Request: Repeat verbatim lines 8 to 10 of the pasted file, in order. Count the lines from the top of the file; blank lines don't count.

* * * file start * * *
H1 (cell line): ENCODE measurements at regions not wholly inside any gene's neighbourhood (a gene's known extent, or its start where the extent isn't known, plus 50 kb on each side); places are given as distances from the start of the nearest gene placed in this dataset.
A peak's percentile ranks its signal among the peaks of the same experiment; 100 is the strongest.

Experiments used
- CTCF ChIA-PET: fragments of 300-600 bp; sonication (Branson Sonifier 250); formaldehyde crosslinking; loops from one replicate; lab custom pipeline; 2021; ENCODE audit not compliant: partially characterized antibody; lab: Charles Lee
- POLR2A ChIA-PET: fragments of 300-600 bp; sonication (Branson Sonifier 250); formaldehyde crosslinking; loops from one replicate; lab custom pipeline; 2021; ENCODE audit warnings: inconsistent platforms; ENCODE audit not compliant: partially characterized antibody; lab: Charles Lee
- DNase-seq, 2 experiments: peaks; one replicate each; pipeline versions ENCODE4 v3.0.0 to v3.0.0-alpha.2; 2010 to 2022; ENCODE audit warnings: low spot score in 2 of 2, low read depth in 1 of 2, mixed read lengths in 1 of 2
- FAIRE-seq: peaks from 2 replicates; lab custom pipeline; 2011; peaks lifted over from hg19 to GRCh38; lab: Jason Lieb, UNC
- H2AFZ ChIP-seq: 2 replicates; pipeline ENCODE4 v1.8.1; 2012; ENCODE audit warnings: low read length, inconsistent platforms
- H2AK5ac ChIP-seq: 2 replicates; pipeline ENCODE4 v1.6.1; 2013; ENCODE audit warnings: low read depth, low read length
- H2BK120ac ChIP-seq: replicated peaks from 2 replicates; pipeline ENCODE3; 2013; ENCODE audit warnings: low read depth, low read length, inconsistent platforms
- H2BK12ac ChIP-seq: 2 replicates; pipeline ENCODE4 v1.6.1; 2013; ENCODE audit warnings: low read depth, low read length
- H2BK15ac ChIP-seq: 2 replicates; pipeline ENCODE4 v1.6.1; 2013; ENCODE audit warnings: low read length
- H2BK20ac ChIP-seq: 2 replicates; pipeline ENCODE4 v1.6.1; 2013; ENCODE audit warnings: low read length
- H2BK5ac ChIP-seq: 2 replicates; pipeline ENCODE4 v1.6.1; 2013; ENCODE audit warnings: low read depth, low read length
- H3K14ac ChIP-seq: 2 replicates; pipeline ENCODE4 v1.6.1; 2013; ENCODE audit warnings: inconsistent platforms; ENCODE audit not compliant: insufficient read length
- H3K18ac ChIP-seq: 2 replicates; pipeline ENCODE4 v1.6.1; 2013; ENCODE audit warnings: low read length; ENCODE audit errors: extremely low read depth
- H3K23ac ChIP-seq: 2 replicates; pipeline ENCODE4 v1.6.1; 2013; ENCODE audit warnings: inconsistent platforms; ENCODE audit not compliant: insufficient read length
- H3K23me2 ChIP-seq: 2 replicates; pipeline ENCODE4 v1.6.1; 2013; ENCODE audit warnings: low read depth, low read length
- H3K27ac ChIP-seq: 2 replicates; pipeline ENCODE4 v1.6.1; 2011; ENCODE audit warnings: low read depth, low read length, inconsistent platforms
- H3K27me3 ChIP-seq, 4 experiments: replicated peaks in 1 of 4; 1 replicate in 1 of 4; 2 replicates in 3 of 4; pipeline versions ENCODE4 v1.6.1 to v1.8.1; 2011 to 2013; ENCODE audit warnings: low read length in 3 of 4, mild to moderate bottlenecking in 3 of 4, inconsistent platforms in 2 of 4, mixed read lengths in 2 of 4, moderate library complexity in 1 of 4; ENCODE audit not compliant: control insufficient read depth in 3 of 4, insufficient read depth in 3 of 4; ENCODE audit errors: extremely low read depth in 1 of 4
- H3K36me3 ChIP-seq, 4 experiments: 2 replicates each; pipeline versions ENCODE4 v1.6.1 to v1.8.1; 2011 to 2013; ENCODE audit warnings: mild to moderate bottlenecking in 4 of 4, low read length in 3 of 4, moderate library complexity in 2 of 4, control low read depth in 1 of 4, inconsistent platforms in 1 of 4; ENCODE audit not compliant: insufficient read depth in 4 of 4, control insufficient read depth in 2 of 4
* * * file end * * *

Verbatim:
- H2AFZ ChIP-seq: 2 replicates; pipeline ENCODE4 v1.8.1; 2012; ENCODE audit warnings: low read length, inconsistent platforms
- H2AK5ac ChIP-seq: 2 replicates; pipeline ENCODE4 v1.6.1; 2013; ENCODE audit warnings: low read depth, low read length
- H2BK120ac ChIP-seq: replicated peaks from 2 replicates; pipeline ENCODE3; 2013; ENCODE audit warnings: low read depth, low read length, inconsistent platforms